The Role of Print in an Omni-Channel World

There are lots of innovations in the world of print at the moment. There is a great deal of excitement about 3D printing and augmented reality, some of which is capturing consumer and media attention and bringing some positive PR into the sector. As difficult as it is to contemplate investment in new opportunities during these difficult times, it may well prove to be the right time.

More than 60% of consumers who interact with brands do so through multiple channels, which means that marketers have to be consistent, but channel-relevant, with brand and shopping experiences. This diversity demands that marketers map specific consumers’ purchase journeys, integrate marketing teams from different channels, and harmonise data repositories to deliver a superior and consistent experience, online and offline.

If you really want to see how the world is changing, go shopping with someone in their mid-20s and watch how the experience is very different from the linear purchasing we are used to, either in-store or on-line. Everything is mobile driven; the whole experience is done with phone in hand and is interactive. Research and price comparison, and offer checking, is done on the hoof, there is always an element of finding the best deal, and getting any purchase ratified by friends, and sometimes not friends.

While these innovations are exciting and leading to a convergence of channels, towards an Omni-channel presence for retail brands, it is still not that personal. The next step is to use preferences to tailor content for individuals and provide a more personal experience both in-store and online.

The Future of Print
So what role is there for Print/Direct Mail in this technology driven age? Often, marketers treat marketing as a series of individual channels rather than composing those channels into a unified whole that guides customers from discovery to purchase and beyond. As customers’ behaviours have evolved, the line between traditional and digital channels has become meaningless: both old and new channels feature heavily at every stage of the customer life cycle.

The future of marketing is one in which all media are considered at the right time, and printed media are a key part of this mix. There have been many studies that show that combining media, including printed media, creates a much more effective communication vehicle than just one media on its own – Direct Mail combined with online and donations through text message has created a huge impact, particularly in the charity sector.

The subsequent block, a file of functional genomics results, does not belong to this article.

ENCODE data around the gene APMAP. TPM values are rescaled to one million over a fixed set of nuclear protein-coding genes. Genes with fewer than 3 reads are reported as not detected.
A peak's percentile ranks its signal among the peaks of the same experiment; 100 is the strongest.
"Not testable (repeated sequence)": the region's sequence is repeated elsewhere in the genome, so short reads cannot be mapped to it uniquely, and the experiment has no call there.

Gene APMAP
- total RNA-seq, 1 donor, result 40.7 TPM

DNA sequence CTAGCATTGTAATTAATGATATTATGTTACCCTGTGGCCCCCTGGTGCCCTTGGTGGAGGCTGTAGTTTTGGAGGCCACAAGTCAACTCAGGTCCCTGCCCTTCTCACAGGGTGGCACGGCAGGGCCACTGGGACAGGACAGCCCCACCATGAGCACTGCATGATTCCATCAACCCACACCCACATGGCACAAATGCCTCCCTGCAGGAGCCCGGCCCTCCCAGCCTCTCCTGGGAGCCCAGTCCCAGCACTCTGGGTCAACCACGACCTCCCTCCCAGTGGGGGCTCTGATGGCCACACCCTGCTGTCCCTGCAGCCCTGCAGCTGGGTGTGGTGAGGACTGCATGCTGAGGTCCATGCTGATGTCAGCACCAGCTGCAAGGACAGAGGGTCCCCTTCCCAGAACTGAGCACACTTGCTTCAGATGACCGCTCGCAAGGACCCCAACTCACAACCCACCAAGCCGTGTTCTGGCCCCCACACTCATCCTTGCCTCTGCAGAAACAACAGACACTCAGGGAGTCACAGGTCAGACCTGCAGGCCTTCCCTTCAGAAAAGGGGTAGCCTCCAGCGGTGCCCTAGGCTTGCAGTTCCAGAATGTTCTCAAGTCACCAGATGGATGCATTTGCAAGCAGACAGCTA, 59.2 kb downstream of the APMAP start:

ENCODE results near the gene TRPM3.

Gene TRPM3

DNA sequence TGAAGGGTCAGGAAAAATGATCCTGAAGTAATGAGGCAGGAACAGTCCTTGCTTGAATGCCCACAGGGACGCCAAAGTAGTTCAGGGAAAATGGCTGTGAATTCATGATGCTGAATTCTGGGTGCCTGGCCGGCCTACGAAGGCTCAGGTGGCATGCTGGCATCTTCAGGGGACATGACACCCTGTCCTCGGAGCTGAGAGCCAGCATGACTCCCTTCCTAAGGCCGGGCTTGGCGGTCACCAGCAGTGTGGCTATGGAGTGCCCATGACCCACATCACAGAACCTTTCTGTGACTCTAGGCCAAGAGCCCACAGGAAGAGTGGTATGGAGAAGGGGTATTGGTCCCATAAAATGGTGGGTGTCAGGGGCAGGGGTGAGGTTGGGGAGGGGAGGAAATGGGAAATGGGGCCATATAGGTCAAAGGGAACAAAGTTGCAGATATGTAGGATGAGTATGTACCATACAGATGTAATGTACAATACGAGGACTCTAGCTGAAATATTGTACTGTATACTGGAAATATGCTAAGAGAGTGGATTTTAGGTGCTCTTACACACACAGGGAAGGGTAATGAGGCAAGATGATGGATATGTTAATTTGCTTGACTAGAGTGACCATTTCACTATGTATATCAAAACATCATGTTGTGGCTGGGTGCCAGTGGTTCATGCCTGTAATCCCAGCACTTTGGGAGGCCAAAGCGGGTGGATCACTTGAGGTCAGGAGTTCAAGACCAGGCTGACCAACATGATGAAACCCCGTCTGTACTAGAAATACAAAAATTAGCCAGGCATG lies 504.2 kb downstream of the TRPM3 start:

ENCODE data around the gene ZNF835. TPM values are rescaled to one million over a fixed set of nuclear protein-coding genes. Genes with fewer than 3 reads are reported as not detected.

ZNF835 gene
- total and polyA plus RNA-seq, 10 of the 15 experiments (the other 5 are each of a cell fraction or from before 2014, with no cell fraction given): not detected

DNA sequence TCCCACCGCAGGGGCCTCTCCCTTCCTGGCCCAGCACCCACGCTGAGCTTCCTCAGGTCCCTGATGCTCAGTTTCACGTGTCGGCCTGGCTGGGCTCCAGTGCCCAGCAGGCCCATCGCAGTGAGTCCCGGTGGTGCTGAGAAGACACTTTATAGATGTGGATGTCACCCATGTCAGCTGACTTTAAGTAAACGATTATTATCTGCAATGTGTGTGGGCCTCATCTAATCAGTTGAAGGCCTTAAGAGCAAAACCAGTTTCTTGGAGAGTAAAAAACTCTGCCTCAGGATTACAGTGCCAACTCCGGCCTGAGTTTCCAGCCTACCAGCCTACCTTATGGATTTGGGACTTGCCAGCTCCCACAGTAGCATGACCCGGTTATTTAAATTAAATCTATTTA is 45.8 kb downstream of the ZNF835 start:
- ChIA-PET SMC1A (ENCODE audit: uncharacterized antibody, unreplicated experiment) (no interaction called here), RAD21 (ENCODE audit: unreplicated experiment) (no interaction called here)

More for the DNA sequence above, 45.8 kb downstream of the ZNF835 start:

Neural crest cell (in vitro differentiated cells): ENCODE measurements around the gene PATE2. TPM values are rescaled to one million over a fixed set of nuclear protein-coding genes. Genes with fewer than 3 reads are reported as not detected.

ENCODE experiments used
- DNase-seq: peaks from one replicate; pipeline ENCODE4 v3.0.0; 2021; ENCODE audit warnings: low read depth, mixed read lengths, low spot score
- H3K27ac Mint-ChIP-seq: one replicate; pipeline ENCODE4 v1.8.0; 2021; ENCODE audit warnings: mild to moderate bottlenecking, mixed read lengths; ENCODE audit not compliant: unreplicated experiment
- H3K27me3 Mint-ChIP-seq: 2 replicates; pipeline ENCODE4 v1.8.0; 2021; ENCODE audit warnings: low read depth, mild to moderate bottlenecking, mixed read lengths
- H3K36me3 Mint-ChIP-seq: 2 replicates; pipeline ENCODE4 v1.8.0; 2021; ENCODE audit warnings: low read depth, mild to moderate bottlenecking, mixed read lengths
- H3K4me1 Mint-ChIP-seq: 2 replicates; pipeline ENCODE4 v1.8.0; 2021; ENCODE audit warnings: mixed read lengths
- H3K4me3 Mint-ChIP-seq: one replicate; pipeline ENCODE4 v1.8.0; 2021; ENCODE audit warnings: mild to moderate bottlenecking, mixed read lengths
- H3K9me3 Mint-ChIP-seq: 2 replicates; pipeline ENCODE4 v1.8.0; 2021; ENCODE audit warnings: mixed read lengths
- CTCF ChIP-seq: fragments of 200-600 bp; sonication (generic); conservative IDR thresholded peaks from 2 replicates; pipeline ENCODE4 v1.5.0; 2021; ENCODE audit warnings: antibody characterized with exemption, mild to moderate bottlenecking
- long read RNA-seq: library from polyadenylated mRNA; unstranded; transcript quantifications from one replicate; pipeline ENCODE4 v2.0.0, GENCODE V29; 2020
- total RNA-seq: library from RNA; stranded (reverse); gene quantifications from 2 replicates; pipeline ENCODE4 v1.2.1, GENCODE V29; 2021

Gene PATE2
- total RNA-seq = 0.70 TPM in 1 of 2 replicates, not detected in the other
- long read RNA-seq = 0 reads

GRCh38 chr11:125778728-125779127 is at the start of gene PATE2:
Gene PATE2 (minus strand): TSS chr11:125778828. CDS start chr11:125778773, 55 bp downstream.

According to recent research from Royal Mail and fast. MAP, the generation most likely to open and read direct mail is those aged 18-24. So, while they don’t get much mail, they engage with it when they do, but it needs to be relevant, personal and exciting to drive the customer to engage through other channels. This generation is often lost in Direct Mail campaigns, but the influence of mail, coupled with other media can be very effective.

In-store printed Point of Sale (POS) needs to be coupled with digital engagement via mobile phones and possibly digital displays to provide a personalised in-store experience. We see this as evolved QR codes, embedded in the product linked to personal customer information that provides something unique; an offer, competition or maybe something fun. The key is that the printed material and the data combined create an interactive experience.

For magazines and newspapers, the model is changing and will continue to change; printed copies will continue to decline but will not disappear completely. However, by buying the physical copy, the customer will get access to the digital version for free. It therefore comes back to choice – what the consumer wants, where they want it. Convenience will ultimately result in higher consumption.  Advertising needs to span both, on the page but also online, joined up and personal. The question for advertisers is how to lift what is on the page to make it relevant to the individual.

There is a future for print, possibly not as a standalone product, but rather as part of the mix of ways a brand can deliver content to an individual. Direct Mail is, and will continue to be, a hugely impactful medium to carry content and marketing messages, and the challenge is to ensure its relevance and efficient delivery.

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